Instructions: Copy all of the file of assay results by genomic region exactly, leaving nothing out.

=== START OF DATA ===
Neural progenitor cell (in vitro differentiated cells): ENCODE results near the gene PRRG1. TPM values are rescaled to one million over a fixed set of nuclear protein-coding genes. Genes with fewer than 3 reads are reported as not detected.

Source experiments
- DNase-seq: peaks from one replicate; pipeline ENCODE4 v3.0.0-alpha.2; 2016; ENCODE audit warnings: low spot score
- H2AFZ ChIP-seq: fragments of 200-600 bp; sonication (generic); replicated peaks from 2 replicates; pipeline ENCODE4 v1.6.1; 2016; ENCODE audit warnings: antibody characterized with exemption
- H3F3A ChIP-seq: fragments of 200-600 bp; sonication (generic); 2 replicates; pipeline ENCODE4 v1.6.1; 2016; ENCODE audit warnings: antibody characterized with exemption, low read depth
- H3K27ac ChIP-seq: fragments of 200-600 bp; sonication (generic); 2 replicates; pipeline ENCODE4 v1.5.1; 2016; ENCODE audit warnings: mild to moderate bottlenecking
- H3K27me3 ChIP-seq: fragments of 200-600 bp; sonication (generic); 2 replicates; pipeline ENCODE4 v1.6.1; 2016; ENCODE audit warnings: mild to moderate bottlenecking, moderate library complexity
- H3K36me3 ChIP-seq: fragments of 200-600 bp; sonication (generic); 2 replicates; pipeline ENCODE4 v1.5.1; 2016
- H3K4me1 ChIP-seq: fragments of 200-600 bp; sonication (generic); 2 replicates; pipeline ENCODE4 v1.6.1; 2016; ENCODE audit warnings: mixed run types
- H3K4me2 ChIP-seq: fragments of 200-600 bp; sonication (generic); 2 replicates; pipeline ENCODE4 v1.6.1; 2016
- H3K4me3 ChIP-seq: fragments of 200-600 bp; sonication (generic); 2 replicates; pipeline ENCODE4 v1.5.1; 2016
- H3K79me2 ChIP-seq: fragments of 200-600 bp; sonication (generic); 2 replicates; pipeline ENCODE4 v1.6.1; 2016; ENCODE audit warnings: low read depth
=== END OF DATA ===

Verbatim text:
Neural progenitor cell (in vitro differentiated cells): ENCODE results near the gene PRRG1. TPM values are rescaled to one million over a fixed set of nuclear protein-coding genes. Genes with fewer than 3 reads are reported as not detected.

Source experiments
- DNase-seq: peaks from one replicate; pipeline ENCODE4 v3.0.0-alpha.2; 2016; ENCODE audit warnings: low spot score
- H2AFZ ChIP-seq: fragments of 200-600 bp; sonication (generic); replicated peaks from 2 replicates; pipeline ENCODE4 v1.6.1; 2016; ENCODE audit warnings: antibody characterized with exemption
- H3F3A ChIP-seq: fragments of 200-600 bp; sonication (generic); 2 replicates; pipeline ENCODE4 v1.6.1; 2016; ENCODE audit warnings: antibody characterized with exemption, low read depth
- H3K27ac ChIP-seq: fragments of 200-600 bp; sonication (generic); 2 replicates; pipeline ENCODE4 v1.5.1; 2016; ENCODE audit warnings: mild to moderate bottlenecking
- H3K27me3 ChIP-seq: fragments of 200-600 bp; sonication (generic); 2 replicates; pipeline ENCODE4 v1.6.1; 2016; ENCODE audit warnings: mild to moderate bottlenecking, moderate library complexity
- H3K36me3 ChIP-seq: fragments of 200-600 bp; sonication (generic); 2 replicates; pipeline ENCODE4 v1.5.1; 2016
- H3K4me1 ChIP-seq: fragments of 200-600 bp; sonication (generic); 2 replicates; pipeline ENCODE4 v1.6.1; 2016; ENCODE audit warnings: mixed run types
- H3K4me2 ChIP-seq: fragments of 200-600 bp; sonication (generic); 2 replicates; pipeline ENCODE4 v1.6.1; 2016
- H3K4me3 ChIP-seq: fragments of 200-600 bp; sonication (generic); 2 replicates; pipeline ENCODE4 v1.5.1; 2016
- H3K79me2 ChIP-seq: fragments of 200-600 bp; sonication (generic); 2 replicates; pipeline ENCODE4 v1.6.1; 2016; ENCODE audit warnings: low read depth